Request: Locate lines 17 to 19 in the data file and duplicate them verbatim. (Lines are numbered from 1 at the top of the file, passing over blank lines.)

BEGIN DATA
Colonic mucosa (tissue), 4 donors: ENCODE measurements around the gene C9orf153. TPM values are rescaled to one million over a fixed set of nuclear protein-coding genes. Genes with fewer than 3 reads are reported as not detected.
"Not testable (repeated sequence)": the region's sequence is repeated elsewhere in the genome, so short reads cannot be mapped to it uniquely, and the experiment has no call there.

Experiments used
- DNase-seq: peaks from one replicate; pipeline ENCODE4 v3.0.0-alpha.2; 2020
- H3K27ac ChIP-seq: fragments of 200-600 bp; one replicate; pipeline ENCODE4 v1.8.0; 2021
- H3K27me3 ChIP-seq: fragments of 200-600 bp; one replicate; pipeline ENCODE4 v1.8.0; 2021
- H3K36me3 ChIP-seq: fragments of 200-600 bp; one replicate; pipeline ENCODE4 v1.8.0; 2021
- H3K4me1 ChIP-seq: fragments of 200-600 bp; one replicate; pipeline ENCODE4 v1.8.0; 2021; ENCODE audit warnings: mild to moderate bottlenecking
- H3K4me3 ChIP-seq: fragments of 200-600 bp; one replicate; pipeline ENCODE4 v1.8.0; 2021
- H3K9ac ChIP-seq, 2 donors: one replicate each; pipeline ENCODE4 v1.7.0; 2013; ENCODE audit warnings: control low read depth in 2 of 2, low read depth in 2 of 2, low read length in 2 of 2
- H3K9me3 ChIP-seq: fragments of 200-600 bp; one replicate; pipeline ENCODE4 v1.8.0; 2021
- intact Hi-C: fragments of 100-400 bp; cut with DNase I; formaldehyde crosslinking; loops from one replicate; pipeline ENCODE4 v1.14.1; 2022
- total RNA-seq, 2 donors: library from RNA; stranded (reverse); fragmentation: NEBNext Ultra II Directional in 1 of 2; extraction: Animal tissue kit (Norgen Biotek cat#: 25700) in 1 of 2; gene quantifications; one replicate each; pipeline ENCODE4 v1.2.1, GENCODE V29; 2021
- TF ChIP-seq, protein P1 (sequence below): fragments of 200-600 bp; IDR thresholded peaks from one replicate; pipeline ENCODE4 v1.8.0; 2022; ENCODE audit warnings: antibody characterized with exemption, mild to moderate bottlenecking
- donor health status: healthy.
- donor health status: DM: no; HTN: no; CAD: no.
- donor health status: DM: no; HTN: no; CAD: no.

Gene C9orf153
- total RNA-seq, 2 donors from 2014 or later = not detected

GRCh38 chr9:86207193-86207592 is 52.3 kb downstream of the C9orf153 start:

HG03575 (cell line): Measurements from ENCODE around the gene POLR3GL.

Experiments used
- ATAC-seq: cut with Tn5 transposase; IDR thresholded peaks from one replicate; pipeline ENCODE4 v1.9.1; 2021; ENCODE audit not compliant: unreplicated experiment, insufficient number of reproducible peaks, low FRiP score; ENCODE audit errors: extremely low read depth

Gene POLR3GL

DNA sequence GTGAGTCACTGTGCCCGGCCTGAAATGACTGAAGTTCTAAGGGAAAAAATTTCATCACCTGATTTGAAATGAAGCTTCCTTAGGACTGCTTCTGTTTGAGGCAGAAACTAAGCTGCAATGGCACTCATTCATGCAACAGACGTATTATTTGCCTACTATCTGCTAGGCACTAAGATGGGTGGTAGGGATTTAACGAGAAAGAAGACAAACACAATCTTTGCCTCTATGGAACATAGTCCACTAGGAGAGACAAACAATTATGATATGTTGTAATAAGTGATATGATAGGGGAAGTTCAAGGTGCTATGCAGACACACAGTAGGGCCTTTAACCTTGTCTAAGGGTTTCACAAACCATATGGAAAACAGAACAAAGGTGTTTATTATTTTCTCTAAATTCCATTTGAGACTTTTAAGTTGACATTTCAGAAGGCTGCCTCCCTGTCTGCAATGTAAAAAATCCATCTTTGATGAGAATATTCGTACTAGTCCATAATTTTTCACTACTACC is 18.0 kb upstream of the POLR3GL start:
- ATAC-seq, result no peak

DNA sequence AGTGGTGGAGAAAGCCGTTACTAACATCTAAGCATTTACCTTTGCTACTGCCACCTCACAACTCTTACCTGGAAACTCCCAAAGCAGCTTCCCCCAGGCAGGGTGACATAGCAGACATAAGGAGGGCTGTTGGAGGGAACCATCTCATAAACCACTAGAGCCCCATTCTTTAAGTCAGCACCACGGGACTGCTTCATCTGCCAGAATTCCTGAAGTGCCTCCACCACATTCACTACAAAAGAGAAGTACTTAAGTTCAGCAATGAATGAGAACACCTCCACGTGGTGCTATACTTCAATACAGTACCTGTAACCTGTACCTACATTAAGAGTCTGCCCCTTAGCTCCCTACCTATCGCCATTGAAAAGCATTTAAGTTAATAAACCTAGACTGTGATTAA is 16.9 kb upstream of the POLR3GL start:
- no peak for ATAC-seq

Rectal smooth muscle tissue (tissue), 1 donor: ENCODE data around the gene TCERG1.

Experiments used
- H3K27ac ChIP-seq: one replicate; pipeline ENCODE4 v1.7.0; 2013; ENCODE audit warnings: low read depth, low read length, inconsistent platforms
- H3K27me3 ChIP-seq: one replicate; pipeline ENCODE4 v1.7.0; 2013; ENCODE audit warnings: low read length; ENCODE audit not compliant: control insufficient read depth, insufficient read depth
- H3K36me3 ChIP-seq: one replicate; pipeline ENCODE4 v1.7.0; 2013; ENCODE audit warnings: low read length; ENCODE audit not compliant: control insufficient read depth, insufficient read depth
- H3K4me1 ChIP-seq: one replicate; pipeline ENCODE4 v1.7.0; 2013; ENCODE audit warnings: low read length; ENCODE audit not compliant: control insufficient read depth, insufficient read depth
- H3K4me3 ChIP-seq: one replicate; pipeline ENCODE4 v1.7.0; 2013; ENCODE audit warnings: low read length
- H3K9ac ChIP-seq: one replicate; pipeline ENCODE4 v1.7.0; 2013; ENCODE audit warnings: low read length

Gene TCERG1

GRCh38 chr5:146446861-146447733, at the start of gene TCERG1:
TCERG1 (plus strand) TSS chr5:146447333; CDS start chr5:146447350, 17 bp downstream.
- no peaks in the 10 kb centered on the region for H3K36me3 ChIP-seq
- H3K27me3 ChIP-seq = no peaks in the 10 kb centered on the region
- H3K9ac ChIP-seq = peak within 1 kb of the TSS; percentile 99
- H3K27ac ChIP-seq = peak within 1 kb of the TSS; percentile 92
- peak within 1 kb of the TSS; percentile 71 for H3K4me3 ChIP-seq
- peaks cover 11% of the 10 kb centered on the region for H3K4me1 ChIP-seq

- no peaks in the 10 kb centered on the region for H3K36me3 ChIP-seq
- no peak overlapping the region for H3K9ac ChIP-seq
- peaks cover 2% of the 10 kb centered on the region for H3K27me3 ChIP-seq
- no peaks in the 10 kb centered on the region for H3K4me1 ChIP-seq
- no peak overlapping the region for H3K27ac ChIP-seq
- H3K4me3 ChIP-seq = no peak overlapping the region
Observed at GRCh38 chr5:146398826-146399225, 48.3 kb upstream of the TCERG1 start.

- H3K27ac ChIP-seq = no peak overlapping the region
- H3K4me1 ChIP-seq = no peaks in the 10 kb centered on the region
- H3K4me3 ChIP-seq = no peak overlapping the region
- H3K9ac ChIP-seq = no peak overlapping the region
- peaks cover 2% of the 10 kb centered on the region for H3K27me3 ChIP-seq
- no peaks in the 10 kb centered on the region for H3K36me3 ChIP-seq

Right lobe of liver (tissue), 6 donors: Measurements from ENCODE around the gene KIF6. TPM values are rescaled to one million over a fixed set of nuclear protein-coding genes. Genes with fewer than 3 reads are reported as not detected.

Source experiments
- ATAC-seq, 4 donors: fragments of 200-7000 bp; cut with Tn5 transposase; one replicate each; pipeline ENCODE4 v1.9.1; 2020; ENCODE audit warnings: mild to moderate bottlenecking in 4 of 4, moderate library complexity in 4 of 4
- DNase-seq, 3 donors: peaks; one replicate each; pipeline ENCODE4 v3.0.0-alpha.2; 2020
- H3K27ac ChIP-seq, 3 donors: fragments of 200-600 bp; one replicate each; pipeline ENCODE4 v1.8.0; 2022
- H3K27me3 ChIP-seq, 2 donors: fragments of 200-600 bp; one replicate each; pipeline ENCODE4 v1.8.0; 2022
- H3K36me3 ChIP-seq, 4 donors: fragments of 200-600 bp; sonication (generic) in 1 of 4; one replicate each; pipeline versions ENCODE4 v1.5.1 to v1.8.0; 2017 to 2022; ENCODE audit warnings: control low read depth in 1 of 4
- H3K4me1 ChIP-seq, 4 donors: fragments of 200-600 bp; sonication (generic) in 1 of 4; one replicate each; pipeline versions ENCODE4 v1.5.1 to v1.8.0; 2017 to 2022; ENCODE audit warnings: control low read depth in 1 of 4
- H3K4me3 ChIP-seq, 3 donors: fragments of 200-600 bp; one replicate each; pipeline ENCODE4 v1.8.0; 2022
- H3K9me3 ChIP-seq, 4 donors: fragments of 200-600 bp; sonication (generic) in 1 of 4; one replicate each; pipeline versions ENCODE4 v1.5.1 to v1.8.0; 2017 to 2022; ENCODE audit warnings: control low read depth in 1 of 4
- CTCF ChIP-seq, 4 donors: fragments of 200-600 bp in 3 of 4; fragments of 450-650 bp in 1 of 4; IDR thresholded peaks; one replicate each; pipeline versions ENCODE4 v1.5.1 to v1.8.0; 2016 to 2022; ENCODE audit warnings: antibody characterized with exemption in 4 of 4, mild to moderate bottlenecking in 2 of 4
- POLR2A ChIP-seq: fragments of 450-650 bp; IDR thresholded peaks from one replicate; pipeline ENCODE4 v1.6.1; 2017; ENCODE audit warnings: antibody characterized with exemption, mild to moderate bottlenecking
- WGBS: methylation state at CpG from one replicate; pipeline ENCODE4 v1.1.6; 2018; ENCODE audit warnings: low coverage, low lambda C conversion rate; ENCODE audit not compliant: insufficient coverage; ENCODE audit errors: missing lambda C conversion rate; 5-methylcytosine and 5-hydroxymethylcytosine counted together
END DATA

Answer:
- donor health status: DM: no; HTN: no; CAD: no.

Gene C9orf153
- total RNA-seq, 2 donors from 2014 or later = not detected